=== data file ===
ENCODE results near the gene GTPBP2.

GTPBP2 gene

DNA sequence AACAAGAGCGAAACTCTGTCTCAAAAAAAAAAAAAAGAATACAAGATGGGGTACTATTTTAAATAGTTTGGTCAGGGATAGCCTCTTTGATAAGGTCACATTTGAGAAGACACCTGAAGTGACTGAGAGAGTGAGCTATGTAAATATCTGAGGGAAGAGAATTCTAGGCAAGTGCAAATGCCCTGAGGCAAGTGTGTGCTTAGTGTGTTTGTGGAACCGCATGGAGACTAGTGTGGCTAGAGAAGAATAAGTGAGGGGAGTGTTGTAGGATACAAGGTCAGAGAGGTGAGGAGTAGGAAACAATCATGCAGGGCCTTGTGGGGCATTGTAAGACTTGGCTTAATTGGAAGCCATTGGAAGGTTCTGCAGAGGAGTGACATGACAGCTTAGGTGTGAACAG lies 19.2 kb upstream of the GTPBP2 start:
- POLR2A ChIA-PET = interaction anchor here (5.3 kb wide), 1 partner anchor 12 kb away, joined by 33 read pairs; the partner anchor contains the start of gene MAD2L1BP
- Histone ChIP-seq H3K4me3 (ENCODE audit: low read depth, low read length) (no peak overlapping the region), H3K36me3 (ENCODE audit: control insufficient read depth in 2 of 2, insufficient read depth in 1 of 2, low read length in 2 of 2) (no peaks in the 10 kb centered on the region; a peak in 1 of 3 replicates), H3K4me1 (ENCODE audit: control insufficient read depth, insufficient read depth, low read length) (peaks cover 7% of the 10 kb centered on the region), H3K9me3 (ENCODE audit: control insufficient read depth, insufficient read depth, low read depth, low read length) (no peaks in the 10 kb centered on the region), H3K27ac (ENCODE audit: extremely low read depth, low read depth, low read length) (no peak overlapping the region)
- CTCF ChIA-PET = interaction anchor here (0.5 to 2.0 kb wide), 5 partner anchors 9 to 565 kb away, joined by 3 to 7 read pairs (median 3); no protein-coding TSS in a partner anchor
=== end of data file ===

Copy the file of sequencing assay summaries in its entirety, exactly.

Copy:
ENCODE results near the gene GTPBP2.

GTPBP2 gene

DNA sequence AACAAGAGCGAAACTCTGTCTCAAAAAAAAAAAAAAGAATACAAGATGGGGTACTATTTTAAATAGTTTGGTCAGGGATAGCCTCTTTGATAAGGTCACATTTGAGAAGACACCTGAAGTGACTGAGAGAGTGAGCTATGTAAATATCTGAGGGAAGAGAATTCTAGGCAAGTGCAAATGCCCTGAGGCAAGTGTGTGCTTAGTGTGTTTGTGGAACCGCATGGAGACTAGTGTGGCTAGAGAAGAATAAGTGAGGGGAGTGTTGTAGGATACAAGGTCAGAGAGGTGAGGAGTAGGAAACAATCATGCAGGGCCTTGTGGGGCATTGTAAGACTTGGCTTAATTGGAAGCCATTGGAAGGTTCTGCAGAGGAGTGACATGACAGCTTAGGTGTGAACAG lies 19.2 kb upstream of the GTPBP2 start:
- POLR2A ChIA-PET = interaction anchor here (5.3 kb wide), 1 partner anchor 12 kb away, joined by 33 read pairs; the partner anchor contains the start of gene MAD2L1BP
- Histone ChIP-seq H3K4me3 (ENCODE audit: low read depth, low read length) (no peak overlapping the region), H3K36me3 (ENCODE audit: control insufficient read depth in 2 of 2, insufficient read depth in 1 of 2, low read length in 2 of 2) (no peaks in the 10 kb centered on the region; a peak in 1 of 3 replicates), H3K4me1 (ENCODE audit: control insufficient read depth, insufficient read depth, low read length) (peaks cover 7% of the 10 kb centered on the region), H3K9me3 (ENCODE audit: control insufficient read depth, insufficient read depth, low read depth, low read length) (no peaks in the 10 kb centered on the region), H3K27ac (ENCODE audit: extremely low read depth, low read depth, low read length) (no peak overlapping the region)
- CTCF ChIA-PET = interaction anchor here (0.5 to 2.0 kb wide), 5 partner anchors 9 to 565 kb away, joined by 3 to 7 read pairs (median 3); no protein-coding TSS in a partner anchor